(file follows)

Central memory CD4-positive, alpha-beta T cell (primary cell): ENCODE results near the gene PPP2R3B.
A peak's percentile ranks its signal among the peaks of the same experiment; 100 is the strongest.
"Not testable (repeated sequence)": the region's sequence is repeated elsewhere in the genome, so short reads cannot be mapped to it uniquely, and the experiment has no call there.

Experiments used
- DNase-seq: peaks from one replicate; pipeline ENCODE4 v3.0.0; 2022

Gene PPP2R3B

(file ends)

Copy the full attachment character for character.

Central memory CD4-positive, alpha-beta T cell (primary cell): ENCODE results near the gene PPP2R3B.
A peak's percentile ranks its signal among the peaks of the same experiment; 100 is the strongest.
"Not testable (repeated sequence)": the region's sequence is repeated elsewhere in the genome, so short reads cannot be mapped to it uniquely, and the experiment has no call there.

Experiments used
- DNase-seq: peaks from one replicate; pipeline ENCODE4 v3.0.0; 2022

Gene PPP2R3B